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Could Your Hormones Be Halting Your Weight Loss?

Whether you’re struggling to shed extra pounds or you’ve just reached a stubborn plateau, making a few lifestyle changes to adjust your hormonal balances could make all the difference, says leading weight-loss specialist and endocrinologist Dr. Scott Isaacs, author of Hormonal Balance: How to Lose Weight by Understanding Your Hormones and Metabolism. The temperature you keep your house, or even how you wash your hands and store your food, could be impacting your ability to lose weight.

We asked Dr. Isaacs to reveal the most common “bad hormonal habits” that might be keeping you from slimming down.

You Crank Up the Heat
Researchers have discovered that higher temps indoors may slow metabolism and contribute to weight gain.

“When the body is kept warm, it doesn’t need to burn as many calories. Conversely, when we are exposed to the cold, metabolism increases to generate more body heat, and brown fat is activated, which burns calories,” Dr. Isaacs says.

You can burn up to 100 extra calories a day just by turning down the thermostat, exercising in cold weather, or simply by sipping a glass of ice water all day long.

You Use Plastic Tupperware
Bisphenol A (aka BPA) and phthalates are scary and hormone-disrupting chemicals found in common household items like plastic food containers, and if you’re not careful, these toxic chemicals can leach into your food and drinks. These chemicals have been linked to a slew of problems, including increased appetite, weight gain, diabetes, infertility, cardiovascular disease, liver disease, and even breast cancer, according to Dr. Isaacs.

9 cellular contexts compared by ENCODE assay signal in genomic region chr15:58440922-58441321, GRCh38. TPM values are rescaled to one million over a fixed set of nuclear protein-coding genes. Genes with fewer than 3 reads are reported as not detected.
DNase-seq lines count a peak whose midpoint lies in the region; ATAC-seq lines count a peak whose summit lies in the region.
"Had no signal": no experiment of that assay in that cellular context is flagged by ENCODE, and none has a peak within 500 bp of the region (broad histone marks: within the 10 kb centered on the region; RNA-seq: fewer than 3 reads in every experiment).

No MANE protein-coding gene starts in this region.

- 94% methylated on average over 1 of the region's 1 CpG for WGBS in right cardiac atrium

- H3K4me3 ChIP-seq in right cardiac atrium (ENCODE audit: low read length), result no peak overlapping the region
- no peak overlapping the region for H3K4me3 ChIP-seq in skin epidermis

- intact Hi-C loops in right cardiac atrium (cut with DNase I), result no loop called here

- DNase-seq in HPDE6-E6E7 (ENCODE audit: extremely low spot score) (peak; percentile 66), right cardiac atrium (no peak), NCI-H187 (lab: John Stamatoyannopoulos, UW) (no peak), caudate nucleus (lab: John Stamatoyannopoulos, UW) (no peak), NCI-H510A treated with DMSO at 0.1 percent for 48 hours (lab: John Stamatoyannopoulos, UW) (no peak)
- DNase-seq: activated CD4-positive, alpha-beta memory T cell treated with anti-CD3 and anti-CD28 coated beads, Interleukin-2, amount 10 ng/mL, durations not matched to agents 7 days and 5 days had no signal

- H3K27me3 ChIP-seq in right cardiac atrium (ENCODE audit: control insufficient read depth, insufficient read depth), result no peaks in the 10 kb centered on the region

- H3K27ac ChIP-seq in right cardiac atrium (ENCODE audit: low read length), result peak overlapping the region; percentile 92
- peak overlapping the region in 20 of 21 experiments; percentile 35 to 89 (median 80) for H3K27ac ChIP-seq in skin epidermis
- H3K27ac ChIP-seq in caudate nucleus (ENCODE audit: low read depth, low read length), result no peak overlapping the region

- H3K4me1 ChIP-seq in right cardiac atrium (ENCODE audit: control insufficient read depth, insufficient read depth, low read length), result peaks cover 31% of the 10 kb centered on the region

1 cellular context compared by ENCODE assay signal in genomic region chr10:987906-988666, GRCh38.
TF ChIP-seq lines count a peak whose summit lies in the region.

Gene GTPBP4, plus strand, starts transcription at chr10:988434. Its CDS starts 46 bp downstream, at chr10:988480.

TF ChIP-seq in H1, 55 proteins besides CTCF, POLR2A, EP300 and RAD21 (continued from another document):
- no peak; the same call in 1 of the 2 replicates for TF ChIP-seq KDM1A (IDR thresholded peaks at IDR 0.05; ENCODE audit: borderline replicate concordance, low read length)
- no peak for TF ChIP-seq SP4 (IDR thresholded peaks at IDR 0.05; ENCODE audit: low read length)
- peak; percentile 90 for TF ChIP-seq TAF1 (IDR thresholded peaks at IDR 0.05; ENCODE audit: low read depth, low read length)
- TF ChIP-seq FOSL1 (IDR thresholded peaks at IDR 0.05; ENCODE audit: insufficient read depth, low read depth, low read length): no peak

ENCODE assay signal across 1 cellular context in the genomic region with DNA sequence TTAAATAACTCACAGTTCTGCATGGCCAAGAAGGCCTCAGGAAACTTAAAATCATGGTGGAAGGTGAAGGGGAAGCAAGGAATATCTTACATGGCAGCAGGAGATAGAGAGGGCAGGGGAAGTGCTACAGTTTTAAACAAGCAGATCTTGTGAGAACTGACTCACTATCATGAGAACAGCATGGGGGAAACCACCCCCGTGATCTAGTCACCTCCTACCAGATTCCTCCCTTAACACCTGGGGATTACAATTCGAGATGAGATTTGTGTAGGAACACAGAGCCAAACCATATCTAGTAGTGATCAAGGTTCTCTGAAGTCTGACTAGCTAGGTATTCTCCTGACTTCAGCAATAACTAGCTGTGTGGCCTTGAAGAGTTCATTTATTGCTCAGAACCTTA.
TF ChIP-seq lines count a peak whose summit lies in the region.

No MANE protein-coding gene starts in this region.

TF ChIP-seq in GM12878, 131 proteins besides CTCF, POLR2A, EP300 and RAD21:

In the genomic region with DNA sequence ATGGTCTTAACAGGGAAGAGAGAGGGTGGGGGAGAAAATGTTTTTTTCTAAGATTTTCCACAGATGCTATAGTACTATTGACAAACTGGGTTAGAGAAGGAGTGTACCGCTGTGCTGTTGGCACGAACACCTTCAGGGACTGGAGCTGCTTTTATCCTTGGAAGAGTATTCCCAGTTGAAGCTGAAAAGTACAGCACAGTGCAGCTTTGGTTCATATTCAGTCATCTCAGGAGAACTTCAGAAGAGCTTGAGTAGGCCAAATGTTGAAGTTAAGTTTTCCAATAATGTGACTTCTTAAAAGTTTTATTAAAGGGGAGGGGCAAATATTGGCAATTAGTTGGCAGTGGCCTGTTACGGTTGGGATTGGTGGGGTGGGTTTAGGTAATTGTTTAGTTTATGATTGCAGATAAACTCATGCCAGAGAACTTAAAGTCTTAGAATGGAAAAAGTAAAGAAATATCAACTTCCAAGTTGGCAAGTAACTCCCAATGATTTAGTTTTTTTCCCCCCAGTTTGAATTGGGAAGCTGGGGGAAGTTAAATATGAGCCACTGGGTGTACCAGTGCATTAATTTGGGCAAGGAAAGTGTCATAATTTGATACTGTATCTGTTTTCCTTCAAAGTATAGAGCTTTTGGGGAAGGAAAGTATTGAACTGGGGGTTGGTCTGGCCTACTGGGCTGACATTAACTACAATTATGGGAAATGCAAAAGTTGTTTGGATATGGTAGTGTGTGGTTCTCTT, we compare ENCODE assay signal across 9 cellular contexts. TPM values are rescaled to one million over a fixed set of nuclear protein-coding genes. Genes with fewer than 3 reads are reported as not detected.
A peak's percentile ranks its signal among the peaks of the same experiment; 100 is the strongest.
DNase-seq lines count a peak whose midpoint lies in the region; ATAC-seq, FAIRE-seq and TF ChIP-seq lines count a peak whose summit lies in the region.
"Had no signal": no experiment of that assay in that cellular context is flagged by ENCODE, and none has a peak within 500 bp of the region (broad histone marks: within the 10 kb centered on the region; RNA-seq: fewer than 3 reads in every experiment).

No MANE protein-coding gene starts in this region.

Avoid these harmful toxins by using glass containers for storing, heating, and plating food whenever possible.

You Use Antibacterial Soap
We all know the importance of washing our hands, but all you really need to do is scrub with soap and hot water—forget all the other stuff.

“The chemical triclosan, which is found in antibacterial soap, acts as an endocrine disruptor by decreasing production of thyroid hormones, estrogen, and testosterone. Regular soap is just as effective in killing the germs on your hands without the endocrine-disrupting effect,” Dr. Isaacs says.

Photo credit: Shutterstock.

Your Bedtime Varies
The body has a built-in biological clock that influences our basic functions like the sleep and wake cycle.

“A healthy balance of hormones requires that your body’s internal clock is synchronized. Anything that disturbs the biological timekeeping system can have a detrimental impact on hormones, metabolism, and weight,” Dr. Isaacs says.

He recommends establishing healthy sleep habits by going to bed at the same time (or as close as possible) every night, even on weekends.

You Exercise at Night
When you exercise in the morning, you’re more likely to stick with your routine since there are fewer schedule changes to get in the way.

“It is easy to start the day with a plan to exercise in the evening, but it is just as easy to skip it when something more fun comes up like dinner with friends. Make exercise a priority in your life by making it the first task of your day,” Dr. Isaacs says.